Burson, CA Change


0 0
Matthew Hedger
07/03/2014 8:05 AM

A spate of new laws took effect Tuesday, July 1, that affect gun owners, people seeking state and local government jobs and abortion providers.

Receiving the most media attention this week is the raising of California’s minimum wage to $9 per hour, the first such increase since 2008. Effective Jan. 1, 2016, the minimum will again rise, to $10 per hour. There are some employees who are exempt from the minimum wage law: outside salespersons, apprentices working in trades governed by state indenture rules, and parents, spouses or children of an employer.

The give and take for teachers was also tweaked this week. The first of a legislated series of incremental hikes in the amount of money that school districts, teachers and even the state pays into the California State Teachers Retirement System began Tuesday. The action is part of a deal to start paying down a shortfall in the system.

While it is already illegal to own a large-capacity magazine for a firearm, that is, one that holds more than ten rounds of ammunition, AB 48 amends the law to make it illegal to sell “conversion kits” to modify small-capacity magazines to hold more rounds. The law goes further to say that large-capacity magazines cannot be possessed, sold, manufactured, bought, given or lent to anyone.

Under the provisions of Assembly Bill 218, which seeks to prevent discrimination against job applicants with past criminal violations, state and local agencies — including cities, counties and special districts — are now barred from asking about an applicant’s criminal history when the initial application is made. But the questions can still be asked after the agency has determined the applicant has met the minimum employment qualifications of the job. Existing law already bars both public and private employers from asking job applicants for any information concerning an arrest or detention that did not result in a conviction.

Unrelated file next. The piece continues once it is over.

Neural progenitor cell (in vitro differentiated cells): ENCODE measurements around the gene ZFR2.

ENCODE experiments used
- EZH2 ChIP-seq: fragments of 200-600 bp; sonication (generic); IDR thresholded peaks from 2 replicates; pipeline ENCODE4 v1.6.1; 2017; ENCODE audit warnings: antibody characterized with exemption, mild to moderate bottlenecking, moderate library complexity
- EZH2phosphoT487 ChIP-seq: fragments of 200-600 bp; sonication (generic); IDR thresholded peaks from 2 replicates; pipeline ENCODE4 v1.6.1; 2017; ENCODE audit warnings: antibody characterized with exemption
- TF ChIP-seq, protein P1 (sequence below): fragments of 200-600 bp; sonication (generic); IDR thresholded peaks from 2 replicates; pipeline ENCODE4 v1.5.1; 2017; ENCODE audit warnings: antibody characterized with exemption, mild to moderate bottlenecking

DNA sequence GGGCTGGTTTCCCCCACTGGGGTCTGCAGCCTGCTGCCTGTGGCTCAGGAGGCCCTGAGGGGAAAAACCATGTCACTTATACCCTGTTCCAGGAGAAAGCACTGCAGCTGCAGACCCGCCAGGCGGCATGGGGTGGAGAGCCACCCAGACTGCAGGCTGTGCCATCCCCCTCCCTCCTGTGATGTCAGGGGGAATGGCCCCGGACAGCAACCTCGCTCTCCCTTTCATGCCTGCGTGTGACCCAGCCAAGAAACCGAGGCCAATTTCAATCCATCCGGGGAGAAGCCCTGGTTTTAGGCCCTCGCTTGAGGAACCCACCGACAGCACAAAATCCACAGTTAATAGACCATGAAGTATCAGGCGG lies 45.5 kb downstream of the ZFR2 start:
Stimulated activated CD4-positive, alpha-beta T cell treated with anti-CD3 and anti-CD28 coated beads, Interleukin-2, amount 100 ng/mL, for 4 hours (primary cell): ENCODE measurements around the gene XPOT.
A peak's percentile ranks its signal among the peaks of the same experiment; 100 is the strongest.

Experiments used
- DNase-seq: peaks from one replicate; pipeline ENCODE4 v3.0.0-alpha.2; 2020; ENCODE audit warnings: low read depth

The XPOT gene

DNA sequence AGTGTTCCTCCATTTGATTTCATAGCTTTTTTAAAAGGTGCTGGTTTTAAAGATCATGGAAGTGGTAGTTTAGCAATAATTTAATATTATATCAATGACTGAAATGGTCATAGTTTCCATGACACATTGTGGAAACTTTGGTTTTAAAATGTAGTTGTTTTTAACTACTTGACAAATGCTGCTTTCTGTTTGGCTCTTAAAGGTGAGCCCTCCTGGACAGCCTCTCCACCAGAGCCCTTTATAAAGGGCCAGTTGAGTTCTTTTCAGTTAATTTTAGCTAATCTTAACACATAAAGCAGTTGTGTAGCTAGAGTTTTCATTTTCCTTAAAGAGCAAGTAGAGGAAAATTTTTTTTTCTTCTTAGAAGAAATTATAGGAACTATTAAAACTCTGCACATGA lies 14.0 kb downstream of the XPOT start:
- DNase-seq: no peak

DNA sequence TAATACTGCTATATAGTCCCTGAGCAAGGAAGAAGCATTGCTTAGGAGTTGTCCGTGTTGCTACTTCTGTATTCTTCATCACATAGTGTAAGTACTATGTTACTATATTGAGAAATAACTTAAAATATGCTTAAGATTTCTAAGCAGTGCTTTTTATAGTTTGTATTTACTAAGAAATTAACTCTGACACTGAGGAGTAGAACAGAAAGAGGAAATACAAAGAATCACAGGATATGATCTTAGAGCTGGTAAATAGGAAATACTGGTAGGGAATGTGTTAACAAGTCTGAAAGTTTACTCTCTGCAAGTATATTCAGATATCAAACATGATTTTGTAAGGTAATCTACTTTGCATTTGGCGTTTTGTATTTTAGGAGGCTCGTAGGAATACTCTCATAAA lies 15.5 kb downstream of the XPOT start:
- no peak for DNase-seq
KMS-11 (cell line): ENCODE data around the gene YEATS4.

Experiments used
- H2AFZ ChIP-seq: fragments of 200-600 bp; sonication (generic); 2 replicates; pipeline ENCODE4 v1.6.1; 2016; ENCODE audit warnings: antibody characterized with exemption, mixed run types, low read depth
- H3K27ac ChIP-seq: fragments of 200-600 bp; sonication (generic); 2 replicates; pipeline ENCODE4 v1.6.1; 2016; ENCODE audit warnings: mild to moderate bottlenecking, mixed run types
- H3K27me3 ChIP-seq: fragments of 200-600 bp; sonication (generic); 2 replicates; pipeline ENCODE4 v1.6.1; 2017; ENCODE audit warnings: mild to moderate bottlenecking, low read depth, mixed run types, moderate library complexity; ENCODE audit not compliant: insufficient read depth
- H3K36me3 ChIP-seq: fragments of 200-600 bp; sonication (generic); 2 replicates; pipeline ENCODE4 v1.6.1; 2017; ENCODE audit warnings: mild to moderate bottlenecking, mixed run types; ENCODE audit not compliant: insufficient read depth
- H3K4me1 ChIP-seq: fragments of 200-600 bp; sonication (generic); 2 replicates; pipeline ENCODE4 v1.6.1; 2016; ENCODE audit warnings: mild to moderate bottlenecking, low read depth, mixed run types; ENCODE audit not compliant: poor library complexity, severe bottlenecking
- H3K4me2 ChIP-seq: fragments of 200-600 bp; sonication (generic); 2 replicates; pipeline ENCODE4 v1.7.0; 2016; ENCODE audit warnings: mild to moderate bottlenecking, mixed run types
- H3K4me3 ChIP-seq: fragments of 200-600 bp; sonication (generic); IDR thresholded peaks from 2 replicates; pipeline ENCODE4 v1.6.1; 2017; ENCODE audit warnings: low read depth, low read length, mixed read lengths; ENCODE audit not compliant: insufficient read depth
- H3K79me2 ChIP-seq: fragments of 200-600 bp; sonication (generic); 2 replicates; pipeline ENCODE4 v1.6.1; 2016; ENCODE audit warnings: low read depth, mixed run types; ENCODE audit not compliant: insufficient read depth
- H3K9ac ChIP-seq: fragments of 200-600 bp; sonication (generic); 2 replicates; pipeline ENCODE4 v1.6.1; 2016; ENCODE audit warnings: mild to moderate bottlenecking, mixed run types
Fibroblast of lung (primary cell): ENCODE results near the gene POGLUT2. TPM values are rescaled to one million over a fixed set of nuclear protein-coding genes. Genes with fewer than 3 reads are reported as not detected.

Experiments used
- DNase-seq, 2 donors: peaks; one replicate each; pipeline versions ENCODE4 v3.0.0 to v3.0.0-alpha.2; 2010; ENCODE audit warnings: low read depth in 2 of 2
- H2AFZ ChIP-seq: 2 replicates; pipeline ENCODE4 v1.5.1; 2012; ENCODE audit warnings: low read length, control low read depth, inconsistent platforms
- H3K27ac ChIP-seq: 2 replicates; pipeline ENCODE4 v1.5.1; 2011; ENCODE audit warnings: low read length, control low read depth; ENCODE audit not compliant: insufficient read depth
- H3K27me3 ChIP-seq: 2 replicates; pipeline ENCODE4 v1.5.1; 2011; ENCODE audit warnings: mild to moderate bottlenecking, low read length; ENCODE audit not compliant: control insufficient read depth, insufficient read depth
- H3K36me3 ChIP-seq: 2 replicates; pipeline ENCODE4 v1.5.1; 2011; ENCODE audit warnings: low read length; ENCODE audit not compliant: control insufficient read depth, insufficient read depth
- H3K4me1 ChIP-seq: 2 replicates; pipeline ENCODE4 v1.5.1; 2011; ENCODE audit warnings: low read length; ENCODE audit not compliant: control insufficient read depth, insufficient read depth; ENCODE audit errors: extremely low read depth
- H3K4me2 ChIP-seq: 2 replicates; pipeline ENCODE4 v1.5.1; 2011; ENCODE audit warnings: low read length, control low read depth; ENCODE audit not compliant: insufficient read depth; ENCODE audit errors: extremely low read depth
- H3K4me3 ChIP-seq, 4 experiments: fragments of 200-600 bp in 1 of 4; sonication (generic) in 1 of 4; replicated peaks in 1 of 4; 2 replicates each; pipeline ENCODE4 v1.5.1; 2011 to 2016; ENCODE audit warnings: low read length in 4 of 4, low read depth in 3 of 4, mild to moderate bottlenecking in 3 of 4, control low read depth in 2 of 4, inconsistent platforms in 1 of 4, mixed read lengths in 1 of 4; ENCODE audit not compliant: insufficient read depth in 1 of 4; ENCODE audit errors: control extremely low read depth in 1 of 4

Under Senate Bill 770, the eligibility list for people who need to take family leave from work to care for sick or injured relatives just got bigger. Grandparents, grandchildren, siblings and parents-in-law are all now considered eligible.

And disability insurance providers are now required to cover more severe mental illnesses, such as anorexia, bulimia, schizophrenia and bi-polar disorder, under the provisions of AB402.

Transgendered Californians will no longer need to obtain a court order to change their names and gender identities, under the law created by AB 1121.

Under the newest tweaks to campaign finance bill SB 27 — also known as the Political Reform Act of 1974 — formerly anonymous donors will now need to be disclosed once their contributions rise above a certain level, and a list of the top ten contributors for state ballot and candidate committees must be maintained for public transparency on the Secretary of State’s website. Donors who contributed during this political cycle before the law took affect Tuesday are not affected. Another law, AB 800, puts an additional tool in the Fair Political Practices Commission toolbox by authorizing the watchdog agency to start campaign finance investigations or seek injunctions during an election cycle, rather than having to wait until after Election Day.

Also as of July 1, facilities that provide abortion services will not have to face different building requirements than other newly constructed facilities; property sellers must disclose lawsuits and claims on property; all battery-operated smoke alarms in rental units must contain a non-removable, non-replaceable, 10-year battery; and prime contractors are now required to disclose the California State Licensing Board license numbers of subcontractors on public works projects.

Bills which are passed by the state legislature, and signed into law by the governor, or ballot measures which are approved by voters during a general election, usually are implemented by the following Jan. 1. But occasionally, the date is delayed to July 1.

Copyright © 2016 Amador Ledger Dispatch
Write a comment...